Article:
Although the annual tendency for the number of fatal accidents on Poland's roads continues to move in the right direction, the pace of improvement is flagging. The 2013 figure represented a 7.8% fall on 2012. Compared to 2004 (5,712 dead), last year's toll represents a drop of 44%. And this as the number of vehicles registered in Poland continues to climb (a 67% increase over the past ten years).
So things are getting better, but are still way behind the UK. The 2014 data is still unpublished, but looking at 2013, the number of people killed on UK roads was 1,713, the lowest since records began back in the 1920s.
Speed remains the number one killer on Poland's roads. For 855 of those 3,202 victims, the principle cause of their fatal accident was excessive speed (27%). This is down from 29% in 2013, but still compares negatively to the UK, where excessive speed was the primary cause of 20% road deaths in 2013.
Drunk drivers were responsible for the deaths of 363 people in Poland last year. Of those fatal accidents caused by drunks, 175 deaths were the result of excessive speed.
While incidents of egregious driving are fewer than they were when I arrived in Poland and the mayhem and carnage on the roads was of a different order of magnitude than today, I still witness cases that beggar belief. Just look at this driver (below). There is a 60 kph speed limit on ul. Karczunkowska and yet driver of the silver Citroen has sailed past a string of traffic at around 90+, ignoring the pedestrian crossing (which my children used for many years on their way to school).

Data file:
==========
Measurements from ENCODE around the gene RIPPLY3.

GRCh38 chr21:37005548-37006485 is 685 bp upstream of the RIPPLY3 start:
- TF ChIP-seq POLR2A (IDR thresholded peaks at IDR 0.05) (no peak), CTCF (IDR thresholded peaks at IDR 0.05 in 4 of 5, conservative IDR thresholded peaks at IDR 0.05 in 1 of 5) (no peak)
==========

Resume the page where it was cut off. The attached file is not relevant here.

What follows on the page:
This kind of recklessness behind the wheel deserves punishment such as being deprived of access to a car for one year. The irony is that had I not pixelated out his number plate, I'd have been the one facing legal difficulties, not the driver whom I'd caught in the act earlier this week.
The Polish government has not engaged in the kinds of public awareness campaigns seen over the decades in the UK. Rather it gets worked up in moral panics in the mass media like the one last January when an over-the-limit driver killed six pedestrians prompting a silly argument about alco-locks built into cars.
In the UK, public information campaigns such as Kill Your Speed, Not A Child or Twenty's Plenty, alongside heavy use of speed cameras, has had the effect of significantly reducing fatal accidents to a level which is among the lowest in the world. Road safety has nothing to do with the number of vehicles on the road. It is all about civilisation. Which is in turn about mutual respect for other road users, in particular more vulnerable ones.
Here in Poland, it is the private sector and voluntary organisations that lead the campaigning for safer roads (see this campaign from last year, run by an insurance company's charitable foundation) . Shame on you in government for not taking the lead!
As last year, I end with these official recommendations from the Foreign and Commonwealth Office for British citizens travelling to Poland:
In 2013 there were 3,357 road deaths in Poland. This equates to 8.7 road deaths per 100,000 of population and compares to the UK average of 2.7 road deaths per 100,000 of population in 2013.
Driving on Polish roads can be hazardous. There are few dual carriageways and even main roads between major towns and cities can be narrow and poorly surfaced. Streetlights, even in major cities, are weak.
Local driving standards are poor: speed limits, traffic lights and road signs are often ignored and drivers rarely indicate before manoeuvring.
* Full Polish accident stats for 2014 here.
This time last year:
Putin: tactical genius, strategic failure
This time three years ago:
My photos turned into beautiful watercolours
This time four years ago:
Silver birches and blue skies
This time six years ago:
Jeziorki's wetlands in late winter (2009)
This time seven years ago:
Jeziorki's wetlands in late winter (2008)